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-   -   Interview with Roberto Galoppini of SourceForge (

jeremy 07-06-2015 08:52 AM

Interview with Roberto Galoppini of SourceForge First, let me say thank you for agreeing to an interview. Tell us a little about yourself and how you first got involved with Open Source in general and SourceForge specifically.

Roberto Galoppini) I’ve been involved with open source software since 1994. At that time I was working for a solution provider, and a customer asked us to implement a seamless authentication system for mobile users. Neither RADIUS or TACACS met our needs, and we had to build a custom solution. Luckily enough, we didn’t need to start from scratch, as we were able to borrow some open source code.

Later in my career I founded (and ultimately sold) an open source startup company, launched an open source consortium, designed and implemented a methodology for assessing open source software and consulted to a number of small and large companies in helping them design and deploy their open source strategies.

I joined SourceForge in 2011, where I now manage the Community and Support Teams and support Business Development. My time is dedicated primarily to helping our open source communities grow - by helping them to recruit developers, reach a broader audience or find ways to monetize their products and services. I also work to ensure our editorial efforts benefit our communities and that end-users receive support responses in a timely manner.

LQ) Can you tell us a bit about the general health of SourceForge as an organization?

RG) SourceForge was established in 1999 as a home for Open Source software development. Our service offering and policies have evolved over the years in response to community guidance, but we have remained committed to ensuring availability of Open Source software to our community and providing tools and services that support the success of Open Source software developers.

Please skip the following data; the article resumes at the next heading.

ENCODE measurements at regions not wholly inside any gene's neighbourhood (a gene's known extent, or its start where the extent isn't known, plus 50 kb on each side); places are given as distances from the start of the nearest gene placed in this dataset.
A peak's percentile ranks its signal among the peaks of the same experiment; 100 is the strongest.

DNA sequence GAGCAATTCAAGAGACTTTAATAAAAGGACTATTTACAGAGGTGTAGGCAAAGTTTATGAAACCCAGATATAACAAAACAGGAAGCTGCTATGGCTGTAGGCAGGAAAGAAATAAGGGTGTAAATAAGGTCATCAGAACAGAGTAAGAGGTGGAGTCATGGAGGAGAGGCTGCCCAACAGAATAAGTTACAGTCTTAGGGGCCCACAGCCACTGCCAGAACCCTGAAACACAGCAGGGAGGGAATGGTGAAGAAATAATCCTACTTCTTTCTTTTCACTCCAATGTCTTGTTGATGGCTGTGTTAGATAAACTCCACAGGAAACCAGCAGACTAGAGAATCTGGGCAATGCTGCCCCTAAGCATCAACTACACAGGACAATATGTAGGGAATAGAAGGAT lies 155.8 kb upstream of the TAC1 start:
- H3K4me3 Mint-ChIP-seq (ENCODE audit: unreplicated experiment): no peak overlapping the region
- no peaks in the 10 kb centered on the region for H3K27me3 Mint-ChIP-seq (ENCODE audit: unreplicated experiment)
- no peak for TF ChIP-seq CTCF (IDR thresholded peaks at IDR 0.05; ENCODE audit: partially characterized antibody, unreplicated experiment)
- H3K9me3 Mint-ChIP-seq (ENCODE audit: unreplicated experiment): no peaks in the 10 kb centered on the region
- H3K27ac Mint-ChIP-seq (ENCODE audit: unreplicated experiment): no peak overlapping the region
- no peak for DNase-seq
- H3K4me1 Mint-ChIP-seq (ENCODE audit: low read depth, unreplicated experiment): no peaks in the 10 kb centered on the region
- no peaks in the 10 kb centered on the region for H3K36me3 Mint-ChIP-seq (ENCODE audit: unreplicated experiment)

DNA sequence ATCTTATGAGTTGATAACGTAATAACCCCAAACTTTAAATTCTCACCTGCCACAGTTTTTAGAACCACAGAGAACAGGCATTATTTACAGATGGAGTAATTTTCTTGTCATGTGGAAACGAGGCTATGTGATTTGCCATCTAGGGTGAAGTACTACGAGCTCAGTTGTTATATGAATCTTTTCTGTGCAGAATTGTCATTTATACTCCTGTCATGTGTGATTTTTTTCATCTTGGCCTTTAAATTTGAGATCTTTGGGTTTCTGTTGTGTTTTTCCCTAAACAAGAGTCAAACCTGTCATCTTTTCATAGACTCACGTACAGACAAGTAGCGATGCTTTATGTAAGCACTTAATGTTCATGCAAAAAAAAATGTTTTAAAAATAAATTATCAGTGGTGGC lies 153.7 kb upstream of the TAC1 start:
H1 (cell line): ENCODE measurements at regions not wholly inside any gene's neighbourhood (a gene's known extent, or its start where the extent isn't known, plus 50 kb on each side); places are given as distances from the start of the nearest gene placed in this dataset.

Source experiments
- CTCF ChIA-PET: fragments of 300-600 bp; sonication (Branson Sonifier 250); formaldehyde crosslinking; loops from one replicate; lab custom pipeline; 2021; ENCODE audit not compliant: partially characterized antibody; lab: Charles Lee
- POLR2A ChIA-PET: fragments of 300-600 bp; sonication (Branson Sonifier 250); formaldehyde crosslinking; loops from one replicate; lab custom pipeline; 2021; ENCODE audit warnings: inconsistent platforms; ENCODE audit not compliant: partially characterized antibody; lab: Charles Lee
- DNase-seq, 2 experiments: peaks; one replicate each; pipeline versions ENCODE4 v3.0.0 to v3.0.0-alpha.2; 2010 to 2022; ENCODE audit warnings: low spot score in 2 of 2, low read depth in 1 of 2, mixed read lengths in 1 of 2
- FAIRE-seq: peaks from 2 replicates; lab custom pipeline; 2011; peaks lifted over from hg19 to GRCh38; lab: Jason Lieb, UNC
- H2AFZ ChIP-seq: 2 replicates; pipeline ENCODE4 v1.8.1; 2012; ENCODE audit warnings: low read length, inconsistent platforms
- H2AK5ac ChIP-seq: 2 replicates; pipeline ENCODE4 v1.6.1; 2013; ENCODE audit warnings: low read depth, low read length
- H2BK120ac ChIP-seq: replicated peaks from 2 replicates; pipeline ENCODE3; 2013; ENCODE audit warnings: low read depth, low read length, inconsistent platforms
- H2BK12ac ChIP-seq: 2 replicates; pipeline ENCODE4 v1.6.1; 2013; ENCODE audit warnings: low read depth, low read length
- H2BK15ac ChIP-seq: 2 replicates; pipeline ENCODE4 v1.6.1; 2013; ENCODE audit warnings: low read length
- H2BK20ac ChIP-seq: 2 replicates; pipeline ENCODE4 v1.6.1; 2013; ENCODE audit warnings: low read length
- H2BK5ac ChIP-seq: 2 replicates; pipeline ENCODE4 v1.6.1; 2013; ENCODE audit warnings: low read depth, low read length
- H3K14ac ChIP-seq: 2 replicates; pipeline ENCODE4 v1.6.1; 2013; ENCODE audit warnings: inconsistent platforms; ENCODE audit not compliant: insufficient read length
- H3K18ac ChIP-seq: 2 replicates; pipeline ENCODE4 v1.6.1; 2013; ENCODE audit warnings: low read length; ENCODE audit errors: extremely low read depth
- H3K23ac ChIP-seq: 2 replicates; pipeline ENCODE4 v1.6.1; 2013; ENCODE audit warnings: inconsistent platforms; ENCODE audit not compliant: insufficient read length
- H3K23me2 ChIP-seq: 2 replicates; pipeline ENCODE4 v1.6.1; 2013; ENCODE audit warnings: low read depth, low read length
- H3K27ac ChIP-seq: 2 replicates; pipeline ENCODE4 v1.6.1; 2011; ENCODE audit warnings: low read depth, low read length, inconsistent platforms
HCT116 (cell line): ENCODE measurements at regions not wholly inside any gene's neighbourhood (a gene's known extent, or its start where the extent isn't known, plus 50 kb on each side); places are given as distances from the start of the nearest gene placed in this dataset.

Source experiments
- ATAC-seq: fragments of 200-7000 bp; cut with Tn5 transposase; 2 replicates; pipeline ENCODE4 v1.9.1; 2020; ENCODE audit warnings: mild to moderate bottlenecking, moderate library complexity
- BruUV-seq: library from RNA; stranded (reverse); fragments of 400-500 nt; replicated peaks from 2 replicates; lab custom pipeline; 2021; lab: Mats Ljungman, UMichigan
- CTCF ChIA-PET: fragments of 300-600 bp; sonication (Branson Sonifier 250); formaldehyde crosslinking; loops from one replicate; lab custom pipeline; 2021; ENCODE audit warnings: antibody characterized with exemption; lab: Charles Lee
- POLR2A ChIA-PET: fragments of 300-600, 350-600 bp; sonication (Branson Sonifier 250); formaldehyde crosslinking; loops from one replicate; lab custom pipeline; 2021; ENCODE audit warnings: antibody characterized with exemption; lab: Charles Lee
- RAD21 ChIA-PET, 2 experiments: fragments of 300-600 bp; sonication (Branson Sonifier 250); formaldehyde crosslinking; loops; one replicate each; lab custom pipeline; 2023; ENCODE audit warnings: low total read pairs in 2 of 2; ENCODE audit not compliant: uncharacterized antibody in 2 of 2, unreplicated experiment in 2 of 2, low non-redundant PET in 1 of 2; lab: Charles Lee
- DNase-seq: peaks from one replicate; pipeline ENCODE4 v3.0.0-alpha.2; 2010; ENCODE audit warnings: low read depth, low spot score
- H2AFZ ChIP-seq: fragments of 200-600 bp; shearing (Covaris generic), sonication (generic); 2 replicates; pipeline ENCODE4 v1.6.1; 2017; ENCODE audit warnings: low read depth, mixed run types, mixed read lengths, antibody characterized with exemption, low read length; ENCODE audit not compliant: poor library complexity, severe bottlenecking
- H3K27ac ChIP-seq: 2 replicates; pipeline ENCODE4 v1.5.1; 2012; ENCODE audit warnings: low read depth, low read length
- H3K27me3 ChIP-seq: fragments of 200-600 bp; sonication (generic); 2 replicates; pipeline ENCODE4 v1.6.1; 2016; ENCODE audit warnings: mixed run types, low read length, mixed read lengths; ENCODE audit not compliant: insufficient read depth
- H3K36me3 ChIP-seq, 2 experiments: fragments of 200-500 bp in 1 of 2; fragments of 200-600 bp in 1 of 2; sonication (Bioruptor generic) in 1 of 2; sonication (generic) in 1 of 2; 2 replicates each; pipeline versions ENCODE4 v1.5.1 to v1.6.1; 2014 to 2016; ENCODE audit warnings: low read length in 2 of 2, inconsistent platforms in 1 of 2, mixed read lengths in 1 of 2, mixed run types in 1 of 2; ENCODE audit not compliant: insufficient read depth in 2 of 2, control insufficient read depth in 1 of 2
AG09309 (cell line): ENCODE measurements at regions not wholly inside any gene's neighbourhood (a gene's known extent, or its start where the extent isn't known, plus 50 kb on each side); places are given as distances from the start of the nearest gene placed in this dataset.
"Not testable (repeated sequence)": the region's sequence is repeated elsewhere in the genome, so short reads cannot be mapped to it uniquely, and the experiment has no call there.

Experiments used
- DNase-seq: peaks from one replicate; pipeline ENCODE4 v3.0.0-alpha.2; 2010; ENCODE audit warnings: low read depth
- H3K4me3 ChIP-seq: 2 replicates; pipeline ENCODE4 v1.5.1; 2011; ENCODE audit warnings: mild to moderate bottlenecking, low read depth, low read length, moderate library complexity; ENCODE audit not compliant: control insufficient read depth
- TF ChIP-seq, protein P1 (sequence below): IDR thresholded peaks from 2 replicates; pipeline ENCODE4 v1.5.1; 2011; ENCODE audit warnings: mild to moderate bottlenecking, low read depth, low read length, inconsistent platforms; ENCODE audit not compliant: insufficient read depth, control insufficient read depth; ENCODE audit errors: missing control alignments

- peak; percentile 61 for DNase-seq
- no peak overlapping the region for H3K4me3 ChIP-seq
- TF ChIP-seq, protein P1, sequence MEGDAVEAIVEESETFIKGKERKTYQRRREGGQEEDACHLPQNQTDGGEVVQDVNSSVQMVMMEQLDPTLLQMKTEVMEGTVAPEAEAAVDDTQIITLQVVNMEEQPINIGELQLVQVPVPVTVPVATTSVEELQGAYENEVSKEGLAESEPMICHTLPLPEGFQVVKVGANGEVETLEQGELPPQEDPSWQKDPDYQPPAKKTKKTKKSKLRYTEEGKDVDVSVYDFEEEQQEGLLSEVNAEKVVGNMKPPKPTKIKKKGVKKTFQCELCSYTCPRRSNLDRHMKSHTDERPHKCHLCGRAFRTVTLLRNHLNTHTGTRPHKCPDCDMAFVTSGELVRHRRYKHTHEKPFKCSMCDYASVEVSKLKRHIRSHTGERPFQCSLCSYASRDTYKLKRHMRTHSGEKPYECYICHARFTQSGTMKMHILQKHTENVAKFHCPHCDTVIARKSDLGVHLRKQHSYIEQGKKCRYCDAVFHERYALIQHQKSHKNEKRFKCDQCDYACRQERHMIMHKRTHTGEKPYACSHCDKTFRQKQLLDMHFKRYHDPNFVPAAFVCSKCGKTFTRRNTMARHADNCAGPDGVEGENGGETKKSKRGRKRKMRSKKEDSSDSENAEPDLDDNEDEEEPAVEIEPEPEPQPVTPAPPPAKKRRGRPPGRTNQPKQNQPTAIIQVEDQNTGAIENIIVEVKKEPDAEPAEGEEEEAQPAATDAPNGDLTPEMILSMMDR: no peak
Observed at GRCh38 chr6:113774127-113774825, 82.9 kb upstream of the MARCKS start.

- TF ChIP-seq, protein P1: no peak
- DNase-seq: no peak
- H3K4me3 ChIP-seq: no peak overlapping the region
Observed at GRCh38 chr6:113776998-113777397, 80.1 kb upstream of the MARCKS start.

SourceForge now hosts more than 450,000 projects, of which more than 250,000 have registered with us in the past five years. In the twelve month-period ending in January 2015, we delivered more than 1.5 billion file downloads.

Since 1999, the SourceForge site has run on two code bases. The first was the alexandria code base, written in PHP and backed by MySQL and PostgreSQL, which was released under Open Source license. In 2013, we completed the migration of all projects to run on our new Python and MongoDB-based platform, which was released under Open Source license and has been run through Apache’s incubation process to become Apache Allura. Today, half of our SourceForge Engineering team is focused on the Apache Allura platform.

Our teams include a mix of both relatively new and more seasoned staff, and a mix of seasoned Open Source developers and folks experienced with proprietary platforms. Our infrastructure and development platforms are Open Source-based. We run a fairly lean and agile shop, with both remote and office-based staff, and our team members care deeply about the communities we serve.

LQ) In a recent blog post, you said "With that in mind, SourceForge pledges to present third-party offers only with the projects that explicitly opted-in to that program." A 2013 blog post ( contains the following: "This is a 100% opt-in program for the developer, and we want to reassure you that we will NEVER bundle offers with any project without the developers consent." Can you give us any insight on why SourceForge went ahead with the recent "short-run test" despite the promise made in 2013? How can we be sure it won't happen again in the future?

RG) Let me start by apologizing to our community members at large; we made a big mistake in recently running a short-run test of third-part offers on five of our mirrored projects that we considered to be abandoned, which has clearly and understandably sparked a tremendous amount of concern and backlash. This test was promptly discontinued on May 27th based on community feedback, which we appreciate and take very seriously, and with that we also performed an extensive review of our mirroring program and temporarily removed SourceForge-maintained mirrored projects. We understand the importance of our community and have begun work to establish a Community Panel to help guide our products and services. We feel soliciting outside guidance on best-practices and working to incorporate some of the recommendations we receive will be instrumental in helping us make the best decisions for our community.